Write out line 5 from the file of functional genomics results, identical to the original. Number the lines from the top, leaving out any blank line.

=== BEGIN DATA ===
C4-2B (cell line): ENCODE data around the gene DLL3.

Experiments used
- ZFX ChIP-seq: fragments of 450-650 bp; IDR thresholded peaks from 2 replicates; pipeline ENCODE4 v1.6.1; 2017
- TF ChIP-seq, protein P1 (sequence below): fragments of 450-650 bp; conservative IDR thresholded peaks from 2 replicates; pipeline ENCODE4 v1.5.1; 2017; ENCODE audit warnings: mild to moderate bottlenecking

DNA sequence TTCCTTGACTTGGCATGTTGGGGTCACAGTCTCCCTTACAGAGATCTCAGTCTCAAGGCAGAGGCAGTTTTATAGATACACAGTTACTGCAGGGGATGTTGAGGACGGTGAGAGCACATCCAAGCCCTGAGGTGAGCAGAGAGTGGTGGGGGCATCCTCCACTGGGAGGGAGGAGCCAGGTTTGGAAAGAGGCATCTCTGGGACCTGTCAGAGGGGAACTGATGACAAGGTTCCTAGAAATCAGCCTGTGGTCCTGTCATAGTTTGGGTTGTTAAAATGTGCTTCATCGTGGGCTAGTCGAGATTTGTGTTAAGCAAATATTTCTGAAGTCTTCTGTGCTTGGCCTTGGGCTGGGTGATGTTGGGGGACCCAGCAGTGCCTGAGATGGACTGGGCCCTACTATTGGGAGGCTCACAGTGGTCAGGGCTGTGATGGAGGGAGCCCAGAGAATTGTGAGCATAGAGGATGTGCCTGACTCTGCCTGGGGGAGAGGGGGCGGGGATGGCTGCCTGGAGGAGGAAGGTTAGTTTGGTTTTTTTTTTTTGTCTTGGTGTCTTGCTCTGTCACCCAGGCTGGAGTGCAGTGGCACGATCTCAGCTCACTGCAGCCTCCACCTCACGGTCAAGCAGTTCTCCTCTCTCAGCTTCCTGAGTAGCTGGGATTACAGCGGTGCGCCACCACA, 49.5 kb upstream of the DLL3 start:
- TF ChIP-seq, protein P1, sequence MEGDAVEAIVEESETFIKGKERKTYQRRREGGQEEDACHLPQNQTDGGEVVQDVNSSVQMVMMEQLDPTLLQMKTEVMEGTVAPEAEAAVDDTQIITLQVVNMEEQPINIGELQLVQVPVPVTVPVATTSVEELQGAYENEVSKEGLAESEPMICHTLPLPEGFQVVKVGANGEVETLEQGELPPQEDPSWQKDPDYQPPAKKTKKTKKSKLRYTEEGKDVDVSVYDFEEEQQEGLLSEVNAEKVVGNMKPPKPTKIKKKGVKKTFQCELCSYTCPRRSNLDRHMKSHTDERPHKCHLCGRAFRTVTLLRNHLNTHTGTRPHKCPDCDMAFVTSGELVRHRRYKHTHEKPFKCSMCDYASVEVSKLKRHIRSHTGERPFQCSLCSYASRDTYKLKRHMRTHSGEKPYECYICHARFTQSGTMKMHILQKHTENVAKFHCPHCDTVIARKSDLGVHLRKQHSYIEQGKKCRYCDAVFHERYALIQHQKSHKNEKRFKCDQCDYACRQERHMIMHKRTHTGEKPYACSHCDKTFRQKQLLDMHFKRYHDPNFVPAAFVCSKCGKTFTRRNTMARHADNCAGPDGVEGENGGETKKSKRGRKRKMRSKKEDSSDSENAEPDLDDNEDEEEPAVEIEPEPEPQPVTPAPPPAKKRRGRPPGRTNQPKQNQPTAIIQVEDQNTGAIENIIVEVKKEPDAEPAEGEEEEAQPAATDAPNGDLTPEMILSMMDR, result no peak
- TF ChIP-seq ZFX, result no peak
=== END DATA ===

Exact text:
DNA sequence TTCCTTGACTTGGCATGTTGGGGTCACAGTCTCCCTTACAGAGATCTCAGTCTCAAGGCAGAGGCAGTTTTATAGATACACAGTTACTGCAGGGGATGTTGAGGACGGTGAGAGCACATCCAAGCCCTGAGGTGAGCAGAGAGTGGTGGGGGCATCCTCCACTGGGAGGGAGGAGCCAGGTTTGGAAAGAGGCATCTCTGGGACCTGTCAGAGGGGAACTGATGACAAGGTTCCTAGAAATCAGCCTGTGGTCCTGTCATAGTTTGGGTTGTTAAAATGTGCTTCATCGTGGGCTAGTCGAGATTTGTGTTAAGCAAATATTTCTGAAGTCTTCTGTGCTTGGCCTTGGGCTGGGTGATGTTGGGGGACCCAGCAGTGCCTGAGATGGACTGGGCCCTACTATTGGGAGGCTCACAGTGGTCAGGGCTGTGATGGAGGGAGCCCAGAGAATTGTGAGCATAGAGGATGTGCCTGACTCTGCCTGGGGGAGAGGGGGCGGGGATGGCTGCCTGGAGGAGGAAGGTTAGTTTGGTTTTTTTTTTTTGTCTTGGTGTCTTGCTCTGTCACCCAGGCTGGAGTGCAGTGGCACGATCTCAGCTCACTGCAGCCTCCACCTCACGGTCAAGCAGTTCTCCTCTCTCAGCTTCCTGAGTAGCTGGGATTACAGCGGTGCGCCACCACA, 49.5 kb upstream of the DLL3 start: